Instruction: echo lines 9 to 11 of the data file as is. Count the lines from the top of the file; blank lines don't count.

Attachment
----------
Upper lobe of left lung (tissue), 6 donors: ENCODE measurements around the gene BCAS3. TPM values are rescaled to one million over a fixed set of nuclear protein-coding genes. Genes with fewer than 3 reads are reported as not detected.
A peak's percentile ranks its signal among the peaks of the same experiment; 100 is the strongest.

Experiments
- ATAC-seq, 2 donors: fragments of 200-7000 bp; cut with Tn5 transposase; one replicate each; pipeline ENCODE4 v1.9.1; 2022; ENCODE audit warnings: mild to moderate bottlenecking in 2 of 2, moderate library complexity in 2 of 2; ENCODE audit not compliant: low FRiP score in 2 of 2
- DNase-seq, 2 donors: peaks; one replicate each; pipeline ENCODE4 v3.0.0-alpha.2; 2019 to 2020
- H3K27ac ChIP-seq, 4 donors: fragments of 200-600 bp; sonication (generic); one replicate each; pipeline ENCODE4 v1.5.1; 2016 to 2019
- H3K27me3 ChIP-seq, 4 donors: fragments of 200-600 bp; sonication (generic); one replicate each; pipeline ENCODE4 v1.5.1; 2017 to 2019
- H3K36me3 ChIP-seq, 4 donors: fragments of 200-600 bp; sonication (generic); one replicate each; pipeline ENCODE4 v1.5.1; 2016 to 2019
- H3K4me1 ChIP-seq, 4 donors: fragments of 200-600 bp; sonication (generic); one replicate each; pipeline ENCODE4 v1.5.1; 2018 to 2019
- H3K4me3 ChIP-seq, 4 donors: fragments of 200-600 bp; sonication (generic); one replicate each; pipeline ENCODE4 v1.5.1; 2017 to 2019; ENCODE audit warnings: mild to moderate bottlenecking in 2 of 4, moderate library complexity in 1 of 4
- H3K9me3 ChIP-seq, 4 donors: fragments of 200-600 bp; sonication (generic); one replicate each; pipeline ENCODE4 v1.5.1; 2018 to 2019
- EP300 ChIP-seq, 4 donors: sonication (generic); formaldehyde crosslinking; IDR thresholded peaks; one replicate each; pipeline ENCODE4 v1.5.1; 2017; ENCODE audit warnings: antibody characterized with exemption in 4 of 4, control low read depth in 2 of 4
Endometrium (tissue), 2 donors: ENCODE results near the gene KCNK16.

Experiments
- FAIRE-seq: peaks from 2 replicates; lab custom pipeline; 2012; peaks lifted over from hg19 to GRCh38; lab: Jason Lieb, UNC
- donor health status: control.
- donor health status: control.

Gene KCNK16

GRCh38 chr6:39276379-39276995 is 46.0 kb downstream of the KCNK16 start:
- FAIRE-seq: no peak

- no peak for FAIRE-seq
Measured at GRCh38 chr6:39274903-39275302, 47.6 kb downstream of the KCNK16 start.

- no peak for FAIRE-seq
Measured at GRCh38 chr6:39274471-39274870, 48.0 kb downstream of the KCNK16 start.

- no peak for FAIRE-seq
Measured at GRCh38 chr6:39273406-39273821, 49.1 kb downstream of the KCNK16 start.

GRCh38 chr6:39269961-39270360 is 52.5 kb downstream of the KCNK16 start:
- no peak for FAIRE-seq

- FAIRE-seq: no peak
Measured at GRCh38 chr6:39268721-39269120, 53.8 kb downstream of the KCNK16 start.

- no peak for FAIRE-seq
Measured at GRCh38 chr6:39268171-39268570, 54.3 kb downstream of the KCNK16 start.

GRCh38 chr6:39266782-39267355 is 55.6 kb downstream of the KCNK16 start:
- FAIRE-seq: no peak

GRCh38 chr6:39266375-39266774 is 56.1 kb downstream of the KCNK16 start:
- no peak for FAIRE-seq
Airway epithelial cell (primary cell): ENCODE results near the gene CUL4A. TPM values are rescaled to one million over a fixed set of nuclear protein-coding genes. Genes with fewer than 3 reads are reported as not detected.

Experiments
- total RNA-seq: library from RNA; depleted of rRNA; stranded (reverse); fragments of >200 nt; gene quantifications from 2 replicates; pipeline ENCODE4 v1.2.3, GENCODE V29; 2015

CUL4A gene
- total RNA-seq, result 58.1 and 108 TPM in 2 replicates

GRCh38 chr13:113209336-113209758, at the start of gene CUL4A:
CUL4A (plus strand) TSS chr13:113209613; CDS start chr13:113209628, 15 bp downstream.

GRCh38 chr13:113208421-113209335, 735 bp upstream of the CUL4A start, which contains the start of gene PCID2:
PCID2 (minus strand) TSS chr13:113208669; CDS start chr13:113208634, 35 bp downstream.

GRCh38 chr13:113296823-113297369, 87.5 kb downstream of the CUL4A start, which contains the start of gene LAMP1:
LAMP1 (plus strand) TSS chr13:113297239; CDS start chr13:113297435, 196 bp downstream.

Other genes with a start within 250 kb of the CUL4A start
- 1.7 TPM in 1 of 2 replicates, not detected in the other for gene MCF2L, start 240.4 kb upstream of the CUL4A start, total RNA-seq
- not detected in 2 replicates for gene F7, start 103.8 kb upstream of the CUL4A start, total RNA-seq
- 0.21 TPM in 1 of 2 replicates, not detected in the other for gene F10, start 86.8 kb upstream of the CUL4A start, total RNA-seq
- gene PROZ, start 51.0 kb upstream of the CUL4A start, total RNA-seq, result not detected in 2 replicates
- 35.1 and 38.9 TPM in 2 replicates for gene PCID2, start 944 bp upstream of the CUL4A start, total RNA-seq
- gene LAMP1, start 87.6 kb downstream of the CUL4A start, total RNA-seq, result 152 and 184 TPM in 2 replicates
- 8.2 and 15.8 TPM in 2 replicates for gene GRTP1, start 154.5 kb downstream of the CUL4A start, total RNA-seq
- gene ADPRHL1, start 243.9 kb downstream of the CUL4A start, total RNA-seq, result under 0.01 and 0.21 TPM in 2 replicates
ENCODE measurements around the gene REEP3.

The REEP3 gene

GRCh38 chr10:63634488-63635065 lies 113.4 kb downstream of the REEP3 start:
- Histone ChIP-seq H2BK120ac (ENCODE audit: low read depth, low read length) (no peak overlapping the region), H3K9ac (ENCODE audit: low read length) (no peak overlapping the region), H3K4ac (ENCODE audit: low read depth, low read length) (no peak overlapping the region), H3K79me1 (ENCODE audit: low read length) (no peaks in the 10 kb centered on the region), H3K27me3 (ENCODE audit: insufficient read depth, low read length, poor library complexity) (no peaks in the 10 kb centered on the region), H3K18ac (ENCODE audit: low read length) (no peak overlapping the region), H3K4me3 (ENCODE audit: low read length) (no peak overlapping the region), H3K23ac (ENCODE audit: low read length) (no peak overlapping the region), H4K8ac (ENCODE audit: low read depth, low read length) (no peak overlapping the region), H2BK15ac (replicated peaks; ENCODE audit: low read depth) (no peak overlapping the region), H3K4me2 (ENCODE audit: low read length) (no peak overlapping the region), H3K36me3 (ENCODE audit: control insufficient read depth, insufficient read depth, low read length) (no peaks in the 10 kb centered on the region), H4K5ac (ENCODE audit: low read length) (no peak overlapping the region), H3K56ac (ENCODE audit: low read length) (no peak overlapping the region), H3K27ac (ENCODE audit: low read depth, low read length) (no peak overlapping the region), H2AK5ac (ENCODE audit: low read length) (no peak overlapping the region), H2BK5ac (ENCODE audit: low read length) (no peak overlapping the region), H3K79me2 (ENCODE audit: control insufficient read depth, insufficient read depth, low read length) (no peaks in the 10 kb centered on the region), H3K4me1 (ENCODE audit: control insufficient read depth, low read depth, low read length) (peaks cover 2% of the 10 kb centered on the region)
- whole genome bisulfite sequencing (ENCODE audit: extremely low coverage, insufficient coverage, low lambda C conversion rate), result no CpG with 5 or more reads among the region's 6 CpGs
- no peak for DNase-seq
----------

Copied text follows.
- H3K4me1 ChIP-seq, 4 donors: fragments of 200-600 bp; sonication (generic); one replicate each; pipeline ENCODE4 v1.5.1; 2018 to 2019
- H3K4me3 ChIP-seq, 4 donors: fragments of 200-600 bp; sonication (generic); one replicate each; pipeline ENCODE4 v1.5.1; 2017 to 2019; ENCODE audit warnings: mild to moderate bottlenecking in 2 of 4, moderate library complexity in 1 of 4
- H3K9me3 ChIP-seq, 4 donors: fragments of 200-600 bp; sonication (generic); one replicate each; pipeline ENCODE4 v1.5.1; 2018 to 2019